Logan’s Citrus Pear helps cooks prepare healthy, frozen meals for the slow cooker
McKenzie Rockwood hands out celery for one of the freezer meals.
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Citrus Pear coaches cooks through 10-20 frozen meals to reheat in the slow cooke...

The smell of freshly cut vegetables and the sound of laughter fills the air at Citrus Pear in Logan. One might think these women have gotten together for a girls night out, but they are actually preparing meals for their families — and having a great time doing it.

Citrus Pear is a place where women or men can go to make 10 or 20 healthy slow cooker freezer meals, without the stress of doing the menu planning, grocery shopping, prep work or cleanup.

McKenzie Rockwood is a registered dietitian and a busy mom of three boys. She opened the business last March, recently expanded to Idaho Falls and has plans to open another location in Weber or Davis county in the near future.

“I worked at the hospital for six years before starting Citrus Pear, educating patients on all different specialized diets,” she said. “This is one thing that made me want to start Citrus Pear, so I could give those patients a tool to implement the dietary modifications that have been recommended by their medical team.”

The classes are held twice a week, and four menus are offered every month. Private classes are also available; for those, a group signs up and chooses the items on the menu.

The dinners are prepared in large plastic bags that make freezing easy.
ANGIE ERICKSON/Standard-Examiner

Angie Olson has made the drive from Pleasant View to Logan twice to prepare meals for her family.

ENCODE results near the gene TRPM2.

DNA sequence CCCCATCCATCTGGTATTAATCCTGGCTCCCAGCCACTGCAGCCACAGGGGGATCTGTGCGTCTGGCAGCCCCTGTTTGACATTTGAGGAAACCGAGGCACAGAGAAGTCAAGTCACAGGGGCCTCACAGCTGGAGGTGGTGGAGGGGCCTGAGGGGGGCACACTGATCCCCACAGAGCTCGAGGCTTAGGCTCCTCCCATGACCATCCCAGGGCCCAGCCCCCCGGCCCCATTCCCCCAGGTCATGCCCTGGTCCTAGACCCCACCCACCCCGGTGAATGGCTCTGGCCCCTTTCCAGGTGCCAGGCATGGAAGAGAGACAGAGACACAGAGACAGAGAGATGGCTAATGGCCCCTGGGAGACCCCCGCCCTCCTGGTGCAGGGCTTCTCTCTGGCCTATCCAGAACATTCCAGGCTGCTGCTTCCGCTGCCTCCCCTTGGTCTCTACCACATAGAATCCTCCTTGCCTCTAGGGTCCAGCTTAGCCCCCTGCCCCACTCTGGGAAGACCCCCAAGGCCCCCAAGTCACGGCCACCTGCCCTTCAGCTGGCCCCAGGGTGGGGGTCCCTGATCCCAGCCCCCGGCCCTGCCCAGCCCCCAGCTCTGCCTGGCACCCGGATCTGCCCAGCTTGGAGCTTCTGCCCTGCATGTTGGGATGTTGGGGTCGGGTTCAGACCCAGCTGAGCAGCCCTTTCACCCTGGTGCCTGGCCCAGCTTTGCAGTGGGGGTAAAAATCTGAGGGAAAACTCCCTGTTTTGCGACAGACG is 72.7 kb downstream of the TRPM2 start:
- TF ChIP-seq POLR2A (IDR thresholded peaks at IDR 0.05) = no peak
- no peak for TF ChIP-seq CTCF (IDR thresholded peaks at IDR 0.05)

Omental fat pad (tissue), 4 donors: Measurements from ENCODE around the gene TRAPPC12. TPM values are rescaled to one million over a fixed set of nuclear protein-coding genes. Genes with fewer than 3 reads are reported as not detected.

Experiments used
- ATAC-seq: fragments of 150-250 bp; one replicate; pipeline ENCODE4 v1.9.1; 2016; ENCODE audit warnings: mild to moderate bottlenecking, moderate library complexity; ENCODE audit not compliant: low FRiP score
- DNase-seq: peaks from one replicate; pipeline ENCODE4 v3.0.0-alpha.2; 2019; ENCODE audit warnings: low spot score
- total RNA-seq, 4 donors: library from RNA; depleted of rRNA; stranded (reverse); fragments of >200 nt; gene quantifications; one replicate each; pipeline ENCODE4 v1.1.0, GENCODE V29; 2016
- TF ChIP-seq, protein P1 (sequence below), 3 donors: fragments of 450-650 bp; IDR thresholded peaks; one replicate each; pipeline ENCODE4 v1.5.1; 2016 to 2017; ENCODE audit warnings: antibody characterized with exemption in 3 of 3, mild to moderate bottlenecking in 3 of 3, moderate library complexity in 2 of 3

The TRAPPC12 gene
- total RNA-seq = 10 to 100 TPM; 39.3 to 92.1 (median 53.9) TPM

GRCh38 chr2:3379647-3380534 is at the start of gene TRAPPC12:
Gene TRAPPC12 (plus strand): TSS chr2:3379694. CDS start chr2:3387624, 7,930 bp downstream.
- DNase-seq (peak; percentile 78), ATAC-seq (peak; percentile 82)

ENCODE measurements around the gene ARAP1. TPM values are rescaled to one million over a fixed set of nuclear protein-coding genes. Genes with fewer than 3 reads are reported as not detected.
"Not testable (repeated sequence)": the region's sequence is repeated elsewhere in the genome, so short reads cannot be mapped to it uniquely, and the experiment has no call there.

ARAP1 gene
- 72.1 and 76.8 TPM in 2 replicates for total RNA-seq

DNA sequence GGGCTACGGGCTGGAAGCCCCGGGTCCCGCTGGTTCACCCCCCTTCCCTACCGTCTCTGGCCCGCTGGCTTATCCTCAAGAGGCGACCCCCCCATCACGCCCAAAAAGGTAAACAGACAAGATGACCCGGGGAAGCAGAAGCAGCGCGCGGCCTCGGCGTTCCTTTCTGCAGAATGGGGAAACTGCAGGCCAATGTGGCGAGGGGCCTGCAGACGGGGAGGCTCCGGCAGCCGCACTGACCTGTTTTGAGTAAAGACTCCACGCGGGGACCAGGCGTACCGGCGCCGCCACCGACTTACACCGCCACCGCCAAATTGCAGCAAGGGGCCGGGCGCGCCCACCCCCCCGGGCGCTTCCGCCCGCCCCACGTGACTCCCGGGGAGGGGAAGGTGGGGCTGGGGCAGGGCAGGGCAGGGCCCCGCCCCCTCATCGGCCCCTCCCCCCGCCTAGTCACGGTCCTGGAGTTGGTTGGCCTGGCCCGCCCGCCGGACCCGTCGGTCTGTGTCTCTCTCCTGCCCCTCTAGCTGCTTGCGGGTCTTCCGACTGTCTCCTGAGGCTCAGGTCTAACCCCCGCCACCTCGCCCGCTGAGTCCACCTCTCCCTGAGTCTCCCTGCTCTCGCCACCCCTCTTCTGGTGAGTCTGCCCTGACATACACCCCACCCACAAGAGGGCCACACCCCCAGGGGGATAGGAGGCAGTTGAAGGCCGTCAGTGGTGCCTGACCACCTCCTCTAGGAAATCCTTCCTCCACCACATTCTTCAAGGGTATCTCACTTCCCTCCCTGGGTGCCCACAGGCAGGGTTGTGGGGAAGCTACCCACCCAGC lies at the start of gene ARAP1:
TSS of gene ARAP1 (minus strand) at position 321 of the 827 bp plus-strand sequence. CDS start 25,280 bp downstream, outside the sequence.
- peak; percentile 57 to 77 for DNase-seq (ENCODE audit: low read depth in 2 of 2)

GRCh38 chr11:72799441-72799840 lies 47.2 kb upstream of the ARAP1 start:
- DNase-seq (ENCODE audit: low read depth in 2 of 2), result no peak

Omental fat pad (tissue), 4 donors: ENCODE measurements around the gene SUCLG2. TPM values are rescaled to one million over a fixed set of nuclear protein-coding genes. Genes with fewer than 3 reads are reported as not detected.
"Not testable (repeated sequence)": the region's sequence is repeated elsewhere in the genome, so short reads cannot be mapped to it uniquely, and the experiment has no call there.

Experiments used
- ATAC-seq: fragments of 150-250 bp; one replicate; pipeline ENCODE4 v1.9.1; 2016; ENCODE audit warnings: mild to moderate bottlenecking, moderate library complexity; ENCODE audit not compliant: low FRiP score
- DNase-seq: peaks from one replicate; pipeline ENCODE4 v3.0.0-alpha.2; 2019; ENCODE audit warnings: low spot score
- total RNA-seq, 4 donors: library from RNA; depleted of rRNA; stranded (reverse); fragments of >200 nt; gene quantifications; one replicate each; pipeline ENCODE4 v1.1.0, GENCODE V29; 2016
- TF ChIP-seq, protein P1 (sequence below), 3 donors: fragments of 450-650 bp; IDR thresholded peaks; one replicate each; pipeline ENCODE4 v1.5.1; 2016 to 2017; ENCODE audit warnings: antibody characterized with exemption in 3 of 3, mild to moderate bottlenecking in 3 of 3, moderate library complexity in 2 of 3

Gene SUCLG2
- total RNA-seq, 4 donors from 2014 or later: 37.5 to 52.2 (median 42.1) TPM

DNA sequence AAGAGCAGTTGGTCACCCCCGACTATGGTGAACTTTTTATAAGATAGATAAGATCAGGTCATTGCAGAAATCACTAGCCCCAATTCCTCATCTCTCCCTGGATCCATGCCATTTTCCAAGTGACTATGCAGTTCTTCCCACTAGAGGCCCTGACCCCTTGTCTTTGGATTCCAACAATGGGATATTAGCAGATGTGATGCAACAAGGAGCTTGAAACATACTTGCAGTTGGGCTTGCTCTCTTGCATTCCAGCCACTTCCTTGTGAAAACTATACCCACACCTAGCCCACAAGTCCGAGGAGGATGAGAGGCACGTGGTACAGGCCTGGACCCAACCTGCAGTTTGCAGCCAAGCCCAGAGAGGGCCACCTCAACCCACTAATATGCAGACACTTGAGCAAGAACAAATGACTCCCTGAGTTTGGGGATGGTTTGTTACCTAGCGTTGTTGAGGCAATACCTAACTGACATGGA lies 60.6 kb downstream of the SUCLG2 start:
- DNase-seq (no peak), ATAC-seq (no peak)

“I do it because the meals are delicious and healthy,” she said. “It’s nice to throw something in (the slow cooker) at 10 in the morning and have dinner by 5 p.m.”

A few of the meals Olson was preparing at the class she attended included cashew chicken, lettuce wraps, pulled pork, orange chicken and a beef stew. She raved about how tasty the pesto-tossed lasagna was and how she couldn’t wait to feed her family that meal for dinner.

“We use all whole foods. Nothing is processed, and pretty much the only things we use from a can are beans and tomatoes,” said Rockwood. “I can modify meals for allergies and/or intolerances such as nuts, dairy, gluten, etc.”

Jamie Lewis and Angie Olson laugh while preparing their meals at Citrus Pear on Oct. 27.
ANGIE ERICKSON/Standard-Examiner

When you arrive at Citrus Pear, large bowls in blue, green and white line the work space, as well as the needed cooking supplies.The counter top looks almost like a farmers market display on the right, with baskets full of carrots, bell peppers, celery and zucchini, and a grocery store with spices, canned tomatoes and beans on the left. A white apron with the Citrus Pear logo on the front is waiting at each station.

The meals are prepared one at a time, and Rockwood is there to walk participants through each step and answer any nutritional questions.

“I came up to be able to provide dinner for my family for 20 days,” said Pleasant View resident Lindsay Heitz. “This is going to save me so much time and stress and will make my family excited to have meals on the table.”

Heitz also said she doesn’t like touching raw meat, and being able to just transfer the meat from one plastic bag to the next without having to touch it was a plus for her.

By the end of the night, after about 2.5 hours of cutting, chopping, pouring, mixing and laughing, the women fill their laundry baskets, coolers or large bags with plastic bags of meals for their families. It takes two of them to load the meals into each car, then they head home, leaving the mess behind for Rockwood and her staff to clean up.

To sign up for a class at Citrus Pear, go to citruspeardinners.com. Classes range from $175 for 10 meals to $310 for 20 meals.

Also try Spoon and Spatula Cooking School in Ogden at spoonandspatula.net or call 801-540-5407.